DB2: a relational epithet is no longer enough

Philip Howard

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Published: 8th November, 2012
Content Copyright © 2012 Bloor. All Rights Reserved.

IBM's Information on Demand conference was, as usual, informative though it's sometimes difficult to keep track of all the new releases unless you attend the press conference (which I don't) and even then you don't get what was released the previous week.

Anyway, there was lots of good stuff. However, the most interesting thing—to me at any rate—was about old stuff and specifically, about the triple store feature in DB2 10. When I was briefed about this back in the spring I was told that the data was still stored relationally but was, in effect, tagged. And, of course, DB2 supports SPARQL for querying this data. I subsequently wrote about this and described this feature in this way without any amendments coming from IBM (I always check technical features before publishing details about them). I also wrote that I didn't expect great performance, precisely because the data was still being stored relationally.

It turns out that this was all hogwash. In fact, the data in the triple store is not stored relationally but as an encoded vector, which is a different thing altogether. As the person who told me this was Curt Cotner, who is CTO for IBM Database Servers, I am inclined to believe him. I think the problem is that there are not enough people within IBM who actually appreciate and understand how important triple stores (otherwise known as graph or RDF databases) are going to be and haven't felt the need to understand how they truly work. My personal view is that they will be the next big thing after all the fuss about Hadoop has died down but I've been at several IBM events where DB2 10 has been discussed but this feature has not even been mentioned.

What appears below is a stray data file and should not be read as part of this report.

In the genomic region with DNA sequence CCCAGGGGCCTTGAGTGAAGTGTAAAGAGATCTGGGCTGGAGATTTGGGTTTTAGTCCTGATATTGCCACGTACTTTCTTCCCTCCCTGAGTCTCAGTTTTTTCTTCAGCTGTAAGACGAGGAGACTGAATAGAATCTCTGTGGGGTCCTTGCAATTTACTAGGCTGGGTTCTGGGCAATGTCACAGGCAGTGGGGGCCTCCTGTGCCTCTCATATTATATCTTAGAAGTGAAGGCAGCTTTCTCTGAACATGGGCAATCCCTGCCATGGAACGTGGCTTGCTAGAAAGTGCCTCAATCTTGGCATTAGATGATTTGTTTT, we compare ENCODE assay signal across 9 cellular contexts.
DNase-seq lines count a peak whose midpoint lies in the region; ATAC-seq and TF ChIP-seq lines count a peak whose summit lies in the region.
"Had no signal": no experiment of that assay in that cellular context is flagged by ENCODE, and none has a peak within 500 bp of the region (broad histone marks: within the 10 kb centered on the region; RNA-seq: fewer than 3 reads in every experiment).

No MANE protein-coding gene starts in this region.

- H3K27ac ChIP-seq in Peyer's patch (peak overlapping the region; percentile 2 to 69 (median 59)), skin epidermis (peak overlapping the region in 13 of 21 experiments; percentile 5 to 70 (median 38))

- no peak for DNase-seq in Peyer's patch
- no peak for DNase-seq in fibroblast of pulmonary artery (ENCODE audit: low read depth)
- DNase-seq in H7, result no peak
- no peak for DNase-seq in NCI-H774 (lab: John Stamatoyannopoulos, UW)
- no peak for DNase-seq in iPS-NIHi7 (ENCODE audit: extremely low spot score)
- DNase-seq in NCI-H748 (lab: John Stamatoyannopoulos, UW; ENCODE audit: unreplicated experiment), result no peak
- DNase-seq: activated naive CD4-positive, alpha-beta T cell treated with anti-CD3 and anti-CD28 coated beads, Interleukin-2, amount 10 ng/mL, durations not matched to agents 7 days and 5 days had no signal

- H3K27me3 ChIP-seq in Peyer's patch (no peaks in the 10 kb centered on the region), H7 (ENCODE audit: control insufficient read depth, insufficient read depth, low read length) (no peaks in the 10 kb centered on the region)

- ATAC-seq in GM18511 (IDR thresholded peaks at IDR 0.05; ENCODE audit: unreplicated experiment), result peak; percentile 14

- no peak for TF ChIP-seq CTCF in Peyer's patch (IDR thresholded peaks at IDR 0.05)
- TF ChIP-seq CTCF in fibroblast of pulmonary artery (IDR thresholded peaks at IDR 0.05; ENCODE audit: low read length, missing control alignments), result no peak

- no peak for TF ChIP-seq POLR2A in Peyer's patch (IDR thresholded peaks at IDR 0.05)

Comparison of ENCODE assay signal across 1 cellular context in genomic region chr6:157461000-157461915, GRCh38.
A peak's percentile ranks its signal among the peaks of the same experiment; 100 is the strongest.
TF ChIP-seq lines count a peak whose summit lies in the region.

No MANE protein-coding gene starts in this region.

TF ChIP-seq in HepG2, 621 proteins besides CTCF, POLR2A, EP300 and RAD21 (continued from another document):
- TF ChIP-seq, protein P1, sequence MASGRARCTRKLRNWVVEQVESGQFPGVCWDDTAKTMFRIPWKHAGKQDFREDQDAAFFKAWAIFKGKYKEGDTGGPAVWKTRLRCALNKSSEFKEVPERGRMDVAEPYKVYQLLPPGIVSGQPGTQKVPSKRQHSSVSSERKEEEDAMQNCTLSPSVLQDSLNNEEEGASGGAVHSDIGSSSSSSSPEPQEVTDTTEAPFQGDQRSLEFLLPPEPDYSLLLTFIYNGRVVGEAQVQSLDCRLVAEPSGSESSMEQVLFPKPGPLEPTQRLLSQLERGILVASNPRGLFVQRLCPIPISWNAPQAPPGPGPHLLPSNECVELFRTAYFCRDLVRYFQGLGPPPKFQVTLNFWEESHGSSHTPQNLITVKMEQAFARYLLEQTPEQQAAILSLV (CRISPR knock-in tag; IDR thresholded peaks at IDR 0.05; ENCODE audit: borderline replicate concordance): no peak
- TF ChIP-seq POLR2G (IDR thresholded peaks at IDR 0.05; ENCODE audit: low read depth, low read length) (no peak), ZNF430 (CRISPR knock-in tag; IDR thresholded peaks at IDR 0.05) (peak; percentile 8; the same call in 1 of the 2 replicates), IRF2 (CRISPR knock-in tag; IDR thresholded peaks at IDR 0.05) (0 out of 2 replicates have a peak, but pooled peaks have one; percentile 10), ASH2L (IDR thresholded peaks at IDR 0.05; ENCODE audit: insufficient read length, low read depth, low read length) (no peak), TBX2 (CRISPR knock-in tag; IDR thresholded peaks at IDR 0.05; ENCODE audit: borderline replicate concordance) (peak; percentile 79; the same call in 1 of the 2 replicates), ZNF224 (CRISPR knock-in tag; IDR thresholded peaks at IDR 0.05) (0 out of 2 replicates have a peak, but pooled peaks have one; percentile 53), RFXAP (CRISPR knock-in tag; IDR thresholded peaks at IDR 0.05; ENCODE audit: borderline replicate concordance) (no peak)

It is interesting to explore why IBM has implemented this triple store and that's because IBM Rational asked them to. Rational was developing its Rational Jazz product, which is a collaborative repository for development objects, and could not get it to perform using traditional database technology so they approached Curt's group for help, and that's why it was built into DB2. Tivoli is also making use of this storage mechanism. It should be noted that DB2 is not a full graph database at this point as it lacks the inference engine that would generally be included in such environment, but it is likely that DB2 will be integrated with one of the open source engines of this type in due course.

There's an interesting sidebar to this triple store implementation as it means that DB2 now effectively has three different storage engines: relational, XML and triple store, each with its own access mechanism - SQL, XQuery and SPARQL. Now, if you've got three storage engines why not four or five? In fact, IBM is already working on a JSON store, accessible via SQL and with a callable interface like MongoDB. So, why not a Hadoop storage engine (HDFS or GPFS) as well? You'd get the low cost clustered hardware advantage, you'd get the advantage of "schema later" but you'd have a single management environment across multiple storage engines. Okay, don't expect this tomorrow but I think this is the direction in which IBM is going to move: the addition of the triple store to DB2 is not only important in its own right I think it's a pointer to the future.

There is one outstanding question: if DB2 already has three distinct storage mechanisms and is likely to have more in the future then is it valid to continue to call it a relational database management system? Isn't it a general-purpose database management system now or even just a data management system?

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